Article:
Graduation Date

Summer 2020

Document Type



Master of Arts degree with a major in Psychology, option Academic Research

Committee Chair Name

Gregg J. Gold PhD

Committee Chair Affiliation

HSU Faculty or Staff

Second Committee Member Name

Amanda Hahn

Second Committee Member Affiliation

HSU Faculty or Staff

Third Committee Member Name

Lori Cortez-Regan M.A.

Third Committee Member Affiliation

HSU Faculty or Staff

Fourth Committee Member Affiliation

HSU Faculty or Staff

Subject Categories



Issues of race, law, and mental health meet at a cross-section when it comes to cases involving the not guilty by reason of insanity (NGRI) plea in which the defendant is a member of a marginalized group. Although the duty of a juror is to reach a fair and unbiased verdict, the reality is that there are many ways that a person’s thoughts can be biased without them being aware of this (Bargh, 2001). This mock juror experiment (the first of its kind), investigated the role that Social Dominance Orientation (SDO) and attributional responsibility has in the success of NGRI pleas among African American and white defendants diagnosed with schizophrenia. Participants read a police report, a trial summary, and saw a photo where only skin color varied between conditions, with either a white or African American defendant. Measures of SDO, attitudes about NGRI, attitudes about mental illness, and perceptions of attributional responsibility were taken. Results from (N = 320) participants suggest negative attitudes about the insanity plea reduces the likelihood of a juror assigning NGRI, R2 = .09, F(1,318) = 31.75, b* = -.30, p < .001. Also, higher SDO-D may be related to greater assignment of attributional responsibility to the defendant. Results revealed that as SDO-D rose, attributional responsibility rose R2 = .10, F(1,318) = 38.86, b* = .33, p < .001. Although race did not moderate guilt, other factors such as a holding negative attitudes toward the insanity plea itself, and toward mentally ill individuals did make a difference.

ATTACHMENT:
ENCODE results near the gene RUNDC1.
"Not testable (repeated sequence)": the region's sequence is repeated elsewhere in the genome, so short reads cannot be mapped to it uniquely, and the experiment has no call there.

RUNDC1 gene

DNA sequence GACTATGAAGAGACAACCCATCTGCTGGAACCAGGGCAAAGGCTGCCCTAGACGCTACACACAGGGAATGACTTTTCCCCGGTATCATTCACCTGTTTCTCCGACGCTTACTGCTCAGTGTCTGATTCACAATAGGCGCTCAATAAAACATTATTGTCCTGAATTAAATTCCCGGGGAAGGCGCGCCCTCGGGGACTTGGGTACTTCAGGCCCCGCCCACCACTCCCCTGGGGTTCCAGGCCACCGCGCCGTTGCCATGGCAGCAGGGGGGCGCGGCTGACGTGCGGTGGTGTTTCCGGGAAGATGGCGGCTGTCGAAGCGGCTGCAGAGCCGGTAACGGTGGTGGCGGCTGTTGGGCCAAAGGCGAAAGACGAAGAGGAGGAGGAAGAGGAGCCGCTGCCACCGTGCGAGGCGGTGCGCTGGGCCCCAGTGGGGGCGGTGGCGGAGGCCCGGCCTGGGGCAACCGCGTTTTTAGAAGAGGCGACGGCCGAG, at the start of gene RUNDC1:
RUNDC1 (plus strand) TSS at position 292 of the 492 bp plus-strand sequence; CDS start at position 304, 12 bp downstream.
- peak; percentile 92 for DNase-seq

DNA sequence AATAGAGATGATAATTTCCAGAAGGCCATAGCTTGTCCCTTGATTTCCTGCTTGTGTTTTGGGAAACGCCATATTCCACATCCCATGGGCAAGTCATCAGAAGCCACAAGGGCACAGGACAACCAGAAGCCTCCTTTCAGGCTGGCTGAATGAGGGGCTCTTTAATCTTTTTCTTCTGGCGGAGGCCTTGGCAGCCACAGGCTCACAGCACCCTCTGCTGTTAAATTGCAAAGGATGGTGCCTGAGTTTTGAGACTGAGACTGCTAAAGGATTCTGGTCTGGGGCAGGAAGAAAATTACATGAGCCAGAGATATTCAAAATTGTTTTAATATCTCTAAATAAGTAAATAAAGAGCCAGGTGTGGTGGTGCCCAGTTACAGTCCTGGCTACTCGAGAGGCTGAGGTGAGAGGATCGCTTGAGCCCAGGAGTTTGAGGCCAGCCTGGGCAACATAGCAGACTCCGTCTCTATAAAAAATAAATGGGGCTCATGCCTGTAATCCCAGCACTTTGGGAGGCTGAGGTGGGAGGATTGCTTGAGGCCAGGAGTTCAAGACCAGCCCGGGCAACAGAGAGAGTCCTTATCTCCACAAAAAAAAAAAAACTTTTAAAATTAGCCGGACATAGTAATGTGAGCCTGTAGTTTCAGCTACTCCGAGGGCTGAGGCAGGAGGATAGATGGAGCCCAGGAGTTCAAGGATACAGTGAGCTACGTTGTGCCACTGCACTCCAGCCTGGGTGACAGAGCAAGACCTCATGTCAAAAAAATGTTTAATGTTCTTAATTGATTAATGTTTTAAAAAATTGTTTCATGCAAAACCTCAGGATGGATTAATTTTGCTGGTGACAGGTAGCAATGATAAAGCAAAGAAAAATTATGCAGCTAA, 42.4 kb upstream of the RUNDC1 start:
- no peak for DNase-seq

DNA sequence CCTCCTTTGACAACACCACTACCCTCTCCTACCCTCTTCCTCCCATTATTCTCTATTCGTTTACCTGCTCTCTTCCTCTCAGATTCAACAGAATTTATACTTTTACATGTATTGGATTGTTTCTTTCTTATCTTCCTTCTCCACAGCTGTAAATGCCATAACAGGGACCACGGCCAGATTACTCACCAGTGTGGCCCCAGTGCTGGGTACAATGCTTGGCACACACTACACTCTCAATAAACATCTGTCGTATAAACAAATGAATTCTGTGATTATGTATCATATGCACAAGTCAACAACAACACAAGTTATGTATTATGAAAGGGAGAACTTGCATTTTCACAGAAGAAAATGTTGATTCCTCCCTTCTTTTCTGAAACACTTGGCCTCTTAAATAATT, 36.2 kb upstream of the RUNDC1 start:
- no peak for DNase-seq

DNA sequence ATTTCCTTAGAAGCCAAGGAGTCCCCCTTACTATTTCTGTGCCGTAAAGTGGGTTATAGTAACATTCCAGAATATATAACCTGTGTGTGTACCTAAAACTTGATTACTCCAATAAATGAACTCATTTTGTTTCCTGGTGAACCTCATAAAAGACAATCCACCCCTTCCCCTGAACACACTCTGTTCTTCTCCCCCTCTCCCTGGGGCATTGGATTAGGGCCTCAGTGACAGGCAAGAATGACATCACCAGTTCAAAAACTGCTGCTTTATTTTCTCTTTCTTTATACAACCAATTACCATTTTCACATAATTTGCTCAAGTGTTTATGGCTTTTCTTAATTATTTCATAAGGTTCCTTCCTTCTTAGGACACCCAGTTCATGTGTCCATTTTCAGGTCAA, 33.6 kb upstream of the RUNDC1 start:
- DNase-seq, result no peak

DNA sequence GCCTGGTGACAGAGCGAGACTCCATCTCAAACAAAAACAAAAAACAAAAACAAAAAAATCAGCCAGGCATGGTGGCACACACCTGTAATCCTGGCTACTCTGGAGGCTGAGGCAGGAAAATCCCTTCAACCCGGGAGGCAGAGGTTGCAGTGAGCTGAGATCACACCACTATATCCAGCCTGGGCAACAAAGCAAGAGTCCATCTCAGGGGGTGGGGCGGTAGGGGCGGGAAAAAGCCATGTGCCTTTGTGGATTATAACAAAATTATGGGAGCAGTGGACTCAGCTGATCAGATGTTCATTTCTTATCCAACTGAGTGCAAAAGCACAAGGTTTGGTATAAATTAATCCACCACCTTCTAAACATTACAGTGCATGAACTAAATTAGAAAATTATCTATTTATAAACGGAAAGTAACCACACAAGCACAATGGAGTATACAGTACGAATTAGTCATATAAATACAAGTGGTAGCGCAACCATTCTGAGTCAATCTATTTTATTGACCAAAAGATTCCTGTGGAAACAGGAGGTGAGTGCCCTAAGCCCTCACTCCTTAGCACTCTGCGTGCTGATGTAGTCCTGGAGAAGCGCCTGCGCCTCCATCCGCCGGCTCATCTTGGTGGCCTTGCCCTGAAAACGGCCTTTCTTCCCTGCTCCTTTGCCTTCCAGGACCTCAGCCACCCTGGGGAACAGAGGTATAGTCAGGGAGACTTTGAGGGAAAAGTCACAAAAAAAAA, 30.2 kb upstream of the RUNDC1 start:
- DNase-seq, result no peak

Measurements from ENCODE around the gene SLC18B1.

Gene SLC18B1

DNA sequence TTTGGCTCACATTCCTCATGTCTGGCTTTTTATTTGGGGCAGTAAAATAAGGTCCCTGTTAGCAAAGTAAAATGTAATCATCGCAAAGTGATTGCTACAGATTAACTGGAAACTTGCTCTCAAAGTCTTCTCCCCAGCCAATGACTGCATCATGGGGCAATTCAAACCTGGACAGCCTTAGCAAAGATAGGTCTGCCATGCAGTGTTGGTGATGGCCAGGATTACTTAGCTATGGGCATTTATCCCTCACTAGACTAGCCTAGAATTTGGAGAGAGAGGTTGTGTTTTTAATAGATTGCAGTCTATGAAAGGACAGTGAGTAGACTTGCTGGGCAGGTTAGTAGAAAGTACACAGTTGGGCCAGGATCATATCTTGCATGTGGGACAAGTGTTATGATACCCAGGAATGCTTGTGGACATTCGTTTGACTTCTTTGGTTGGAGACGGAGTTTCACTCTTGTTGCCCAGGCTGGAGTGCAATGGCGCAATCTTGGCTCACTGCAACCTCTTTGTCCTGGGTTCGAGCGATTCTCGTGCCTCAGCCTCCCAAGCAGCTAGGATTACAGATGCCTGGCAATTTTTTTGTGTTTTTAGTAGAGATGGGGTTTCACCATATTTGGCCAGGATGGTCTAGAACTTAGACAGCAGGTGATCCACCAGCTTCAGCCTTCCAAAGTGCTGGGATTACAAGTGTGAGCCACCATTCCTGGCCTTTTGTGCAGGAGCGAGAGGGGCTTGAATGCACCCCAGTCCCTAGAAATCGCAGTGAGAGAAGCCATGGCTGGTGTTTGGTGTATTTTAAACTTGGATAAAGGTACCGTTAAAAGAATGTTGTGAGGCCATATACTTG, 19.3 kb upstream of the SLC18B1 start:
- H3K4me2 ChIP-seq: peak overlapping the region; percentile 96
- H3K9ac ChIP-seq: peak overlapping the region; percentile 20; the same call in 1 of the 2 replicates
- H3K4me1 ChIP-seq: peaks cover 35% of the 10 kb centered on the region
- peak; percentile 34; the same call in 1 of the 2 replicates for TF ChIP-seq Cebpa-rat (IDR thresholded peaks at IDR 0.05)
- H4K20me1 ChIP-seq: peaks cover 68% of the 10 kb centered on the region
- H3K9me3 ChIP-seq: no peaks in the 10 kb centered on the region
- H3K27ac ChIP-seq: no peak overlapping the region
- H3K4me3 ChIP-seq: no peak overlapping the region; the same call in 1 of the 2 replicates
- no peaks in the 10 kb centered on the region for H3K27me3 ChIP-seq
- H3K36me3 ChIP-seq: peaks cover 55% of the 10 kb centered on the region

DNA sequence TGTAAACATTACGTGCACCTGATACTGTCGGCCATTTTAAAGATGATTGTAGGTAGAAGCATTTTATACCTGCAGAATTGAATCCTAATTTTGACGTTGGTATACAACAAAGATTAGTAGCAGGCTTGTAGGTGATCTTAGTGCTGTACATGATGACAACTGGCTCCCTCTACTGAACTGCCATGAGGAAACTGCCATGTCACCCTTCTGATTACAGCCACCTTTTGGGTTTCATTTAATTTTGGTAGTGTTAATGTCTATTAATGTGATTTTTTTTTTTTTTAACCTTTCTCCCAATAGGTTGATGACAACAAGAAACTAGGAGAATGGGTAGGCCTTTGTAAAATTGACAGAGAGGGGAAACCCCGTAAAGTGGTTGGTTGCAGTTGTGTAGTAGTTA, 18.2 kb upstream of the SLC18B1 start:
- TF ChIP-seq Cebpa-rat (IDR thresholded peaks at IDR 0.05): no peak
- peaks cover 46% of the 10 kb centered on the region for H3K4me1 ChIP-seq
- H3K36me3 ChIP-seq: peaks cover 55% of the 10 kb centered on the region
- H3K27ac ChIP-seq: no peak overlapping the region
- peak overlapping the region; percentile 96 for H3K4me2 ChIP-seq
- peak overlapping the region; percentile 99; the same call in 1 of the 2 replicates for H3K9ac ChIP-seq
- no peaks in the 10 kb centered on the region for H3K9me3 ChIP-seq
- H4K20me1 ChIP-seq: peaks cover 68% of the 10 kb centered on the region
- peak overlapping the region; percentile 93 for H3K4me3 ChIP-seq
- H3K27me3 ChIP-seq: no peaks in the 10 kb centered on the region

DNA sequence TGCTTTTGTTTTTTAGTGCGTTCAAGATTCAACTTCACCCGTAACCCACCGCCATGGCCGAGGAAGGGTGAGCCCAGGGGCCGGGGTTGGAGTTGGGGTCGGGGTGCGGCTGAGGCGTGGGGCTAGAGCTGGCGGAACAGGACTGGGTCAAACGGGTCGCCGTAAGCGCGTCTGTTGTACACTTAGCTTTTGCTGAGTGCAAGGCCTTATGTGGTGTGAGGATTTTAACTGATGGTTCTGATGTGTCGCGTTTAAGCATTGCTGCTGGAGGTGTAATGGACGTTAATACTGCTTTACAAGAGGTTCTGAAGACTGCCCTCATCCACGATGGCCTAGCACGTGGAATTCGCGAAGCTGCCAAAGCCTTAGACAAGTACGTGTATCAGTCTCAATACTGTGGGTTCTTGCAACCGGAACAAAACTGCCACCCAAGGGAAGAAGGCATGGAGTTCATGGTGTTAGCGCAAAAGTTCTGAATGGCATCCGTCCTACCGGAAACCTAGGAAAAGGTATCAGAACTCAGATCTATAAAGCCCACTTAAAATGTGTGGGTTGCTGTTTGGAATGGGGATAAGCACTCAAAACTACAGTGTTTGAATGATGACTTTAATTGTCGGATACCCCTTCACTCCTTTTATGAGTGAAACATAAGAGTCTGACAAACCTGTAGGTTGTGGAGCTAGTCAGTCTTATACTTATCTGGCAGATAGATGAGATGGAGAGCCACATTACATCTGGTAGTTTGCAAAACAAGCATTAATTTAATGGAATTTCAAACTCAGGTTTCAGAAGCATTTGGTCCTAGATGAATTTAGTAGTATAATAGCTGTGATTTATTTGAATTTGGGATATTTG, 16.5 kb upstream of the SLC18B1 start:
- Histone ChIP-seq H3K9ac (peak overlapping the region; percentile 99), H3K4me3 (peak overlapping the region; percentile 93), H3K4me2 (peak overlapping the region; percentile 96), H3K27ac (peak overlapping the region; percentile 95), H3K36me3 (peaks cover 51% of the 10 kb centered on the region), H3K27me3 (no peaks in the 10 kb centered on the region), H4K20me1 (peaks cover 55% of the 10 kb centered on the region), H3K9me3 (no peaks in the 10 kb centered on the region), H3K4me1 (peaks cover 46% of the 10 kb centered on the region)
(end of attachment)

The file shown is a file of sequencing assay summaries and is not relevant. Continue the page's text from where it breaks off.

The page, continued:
Citation Style



Thesis/Project Location